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Episode #


Protecting Your Manufacturing OT Environments from Cyber Threat with Carrier's Brian Kime

Show Notes

In this week's episode of the Future of Cyber Risk podcast, David speaks to Brian Kime, Associate Director of Threat Intelligence and Hunt Lead at Carrier, a global leader in intelligent climate and energy solutions. They discuss the biggest cyber risks to manufacturing companies and how to keep OT environments safe — and why the biggest threat to production is a ransomware attack that impacts the IT systems. They also discuss the need for implementing zero trust and segmenting identities, what key skills are needed to be successful in cyber risk management, security innovations in the military, and why the future of cyber risk management will see organizations prioritizing their own internal data.

Topics discussed:

  • The evolution of Brian's career as an "expert generalist," including work both on the enterprise defender side and the vendor side, doing research at Forrester, and coming back to the enterprise side at Carrier — as well as serving in the US Army Reserve.

  • What measures are most successful in protecting manufacturing OT systems against cyber threat, including the necessity of tabletop exercises, implementing zero trust, and the need for segmentation of identities.

  • Why ransomware is still the biggest threat to manufacturing, and how attackers can halt production and OT systems by ransoming IT systems.

  • The biggest threats to the global supply chain today, and how tensions in one part of the world — Ukraine and South Asia specifically — can disrupt supply chain timing and costs globally.

  • The military's approach to cyber risk management, the challenge of working with smaller tech companies as contractors, and why innovation today is soldier-centered.

  • What key skills are required for cyber risk management success, including the need for critical thinking around context and audience, and why writing skills are necessary for communicating business value and risk.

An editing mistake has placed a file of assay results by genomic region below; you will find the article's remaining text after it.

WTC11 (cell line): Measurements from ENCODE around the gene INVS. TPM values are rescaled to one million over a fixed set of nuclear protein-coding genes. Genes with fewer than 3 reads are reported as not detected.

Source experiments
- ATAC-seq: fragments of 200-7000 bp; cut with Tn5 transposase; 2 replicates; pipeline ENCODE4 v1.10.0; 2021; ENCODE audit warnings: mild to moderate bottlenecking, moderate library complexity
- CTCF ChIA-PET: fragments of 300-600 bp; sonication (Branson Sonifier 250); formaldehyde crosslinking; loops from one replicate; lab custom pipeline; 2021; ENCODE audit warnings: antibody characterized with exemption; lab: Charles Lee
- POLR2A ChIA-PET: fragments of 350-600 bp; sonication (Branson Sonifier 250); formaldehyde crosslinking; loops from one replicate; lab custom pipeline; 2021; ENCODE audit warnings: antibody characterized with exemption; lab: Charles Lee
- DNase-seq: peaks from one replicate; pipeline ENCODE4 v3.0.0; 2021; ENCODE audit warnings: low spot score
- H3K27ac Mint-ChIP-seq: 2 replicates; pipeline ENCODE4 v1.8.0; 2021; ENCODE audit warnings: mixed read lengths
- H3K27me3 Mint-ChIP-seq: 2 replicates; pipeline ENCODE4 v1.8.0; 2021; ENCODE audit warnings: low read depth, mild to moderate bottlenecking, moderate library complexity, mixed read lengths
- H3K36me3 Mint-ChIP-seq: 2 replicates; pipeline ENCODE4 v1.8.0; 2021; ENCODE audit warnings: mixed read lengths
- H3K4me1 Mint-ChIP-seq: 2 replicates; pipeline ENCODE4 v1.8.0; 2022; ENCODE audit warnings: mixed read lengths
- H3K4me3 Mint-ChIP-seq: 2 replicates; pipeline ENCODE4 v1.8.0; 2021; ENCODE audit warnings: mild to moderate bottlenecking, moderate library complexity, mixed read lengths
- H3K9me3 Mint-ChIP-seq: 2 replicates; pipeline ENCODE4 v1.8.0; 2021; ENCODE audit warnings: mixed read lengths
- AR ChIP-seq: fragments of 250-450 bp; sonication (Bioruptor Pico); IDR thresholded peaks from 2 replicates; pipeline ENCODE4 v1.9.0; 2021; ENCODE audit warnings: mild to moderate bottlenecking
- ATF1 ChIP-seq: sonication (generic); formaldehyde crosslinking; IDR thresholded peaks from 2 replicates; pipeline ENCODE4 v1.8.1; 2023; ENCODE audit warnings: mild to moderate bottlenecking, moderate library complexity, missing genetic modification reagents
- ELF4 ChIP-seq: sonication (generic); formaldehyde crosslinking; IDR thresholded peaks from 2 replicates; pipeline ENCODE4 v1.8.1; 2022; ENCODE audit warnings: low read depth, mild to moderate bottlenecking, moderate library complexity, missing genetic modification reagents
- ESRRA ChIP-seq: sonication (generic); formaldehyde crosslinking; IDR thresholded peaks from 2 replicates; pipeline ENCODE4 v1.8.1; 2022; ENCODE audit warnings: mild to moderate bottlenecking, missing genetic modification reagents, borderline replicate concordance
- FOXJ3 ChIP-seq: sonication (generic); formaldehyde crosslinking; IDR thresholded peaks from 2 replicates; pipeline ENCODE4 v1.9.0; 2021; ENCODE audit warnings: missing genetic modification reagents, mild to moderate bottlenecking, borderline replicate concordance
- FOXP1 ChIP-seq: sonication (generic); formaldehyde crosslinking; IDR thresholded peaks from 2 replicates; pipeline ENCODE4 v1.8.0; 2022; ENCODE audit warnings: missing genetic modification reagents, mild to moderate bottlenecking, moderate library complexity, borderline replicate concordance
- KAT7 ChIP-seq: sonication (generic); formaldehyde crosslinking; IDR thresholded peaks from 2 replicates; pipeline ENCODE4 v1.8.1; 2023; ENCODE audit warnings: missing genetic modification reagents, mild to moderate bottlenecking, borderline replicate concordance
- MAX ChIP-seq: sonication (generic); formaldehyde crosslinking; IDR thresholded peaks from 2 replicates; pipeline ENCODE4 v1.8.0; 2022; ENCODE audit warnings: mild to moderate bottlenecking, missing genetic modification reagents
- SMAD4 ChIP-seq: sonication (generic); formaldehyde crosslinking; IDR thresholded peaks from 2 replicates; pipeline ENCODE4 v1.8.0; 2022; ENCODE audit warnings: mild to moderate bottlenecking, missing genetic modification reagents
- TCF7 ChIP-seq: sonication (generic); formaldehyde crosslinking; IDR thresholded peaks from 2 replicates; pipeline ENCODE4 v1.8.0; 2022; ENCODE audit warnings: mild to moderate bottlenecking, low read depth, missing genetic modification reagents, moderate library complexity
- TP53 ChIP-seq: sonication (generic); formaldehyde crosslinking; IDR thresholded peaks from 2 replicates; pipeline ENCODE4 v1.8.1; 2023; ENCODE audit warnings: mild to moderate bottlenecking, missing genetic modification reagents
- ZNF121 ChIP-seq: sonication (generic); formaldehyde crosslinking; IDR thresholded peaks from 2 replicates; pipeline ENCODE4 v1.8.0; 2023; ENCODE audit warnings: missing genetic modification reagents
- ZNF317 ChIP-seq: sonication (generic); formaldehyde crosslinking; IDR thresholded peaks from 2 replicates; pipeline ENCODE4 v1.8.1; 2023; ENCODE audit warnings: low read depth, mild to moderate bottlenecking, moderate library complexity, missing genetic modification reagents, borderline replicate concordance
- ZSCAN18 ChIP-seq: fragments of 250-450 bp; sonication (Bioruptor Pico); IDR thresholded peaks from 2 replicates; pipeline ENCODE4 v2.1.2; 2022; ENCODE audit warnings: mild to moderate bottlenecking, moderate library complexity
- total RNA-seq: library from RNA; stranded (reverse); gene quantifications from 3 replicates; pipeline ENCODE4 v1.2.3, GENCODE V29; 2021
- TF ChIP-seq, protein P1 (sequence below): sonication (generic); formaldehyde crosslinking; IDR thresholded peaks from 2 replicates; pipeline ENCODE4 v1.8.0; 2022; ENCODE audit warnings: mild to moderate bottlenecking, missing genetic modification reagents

• What cyber risk management will look like in five years, and why organizations will find it more effective to prioritize their own internal data over outside sources.

Quotes from Episode


"We want to focus our zero trust strategy around protecting those industrial processes. So we want to segment our networks as much as possible so if we have an issue in IT it doesn't impact the issue in the OT side. If you have an issue in one factory, we don't really want that to impact all the other factories and shut down factories globally. And we've seen that in other ransomware incidents. ... So we want to build resilient OT architectures. And I think zero trust is really key to get there." (11:45)


"These days, now, though, identity is becoming even more important. And so I would stress to manufacturers out there that you need to segregate or segment your identities. A factory worker should not be operating your manufacturing systems, your HMIs, and PLCs, and so forth there with the same credentials they would use to check their email and access the internet. So however you want to do that, segment admin accounts and factory accounts and maybe it's by business line. The more you can segment the identities, the less damage a threat could cause by stealing the credentials." (12:45)


"As we do automate our building systems, our comfort systems, fire and safety systems, and so forth there, we have to consider zero trust there as well. You're kind of building IoT, you're building management systems — they should not be riding on the same network at the same VLAN or however you segment as corporate IT so we don't have scenarios where a contractor that is coming in and maintaining that HVAC system or that fire suppression system can, oops, easily just go into your data center or your factory floor or something like that." (14:29)


"Knowing the audience, writing clearly and concisely, and of course, critical thinking, understanding your biases. My bias might be to multifactor authentication everything, but maybe MFA is not appropriate on that factory floor, for example. ... So controlling for our biases, controlling for logical fallacies when we write, when we present risks to audit committees, to business unit leaders, and so forth, hugely important. For the most part, we're going to leave out the technical stuff and just distill down that risk to what really matters." (38:21)


"The top tier threat intel teams today are prioritizing their internal data. So they're seeing all these signals from all their security tools and they are able to identify their threat landscape instead of relying on an external vendor. ... My goal is to get my intelligence capability at Carrier up to that top tier level, so prioritizing our internal data, seeing the relevant signals that we already have, and filling in the gaps with some good high quality external data, but not relying on some of these vendors to tell me what my threat landscape is." (42:51)

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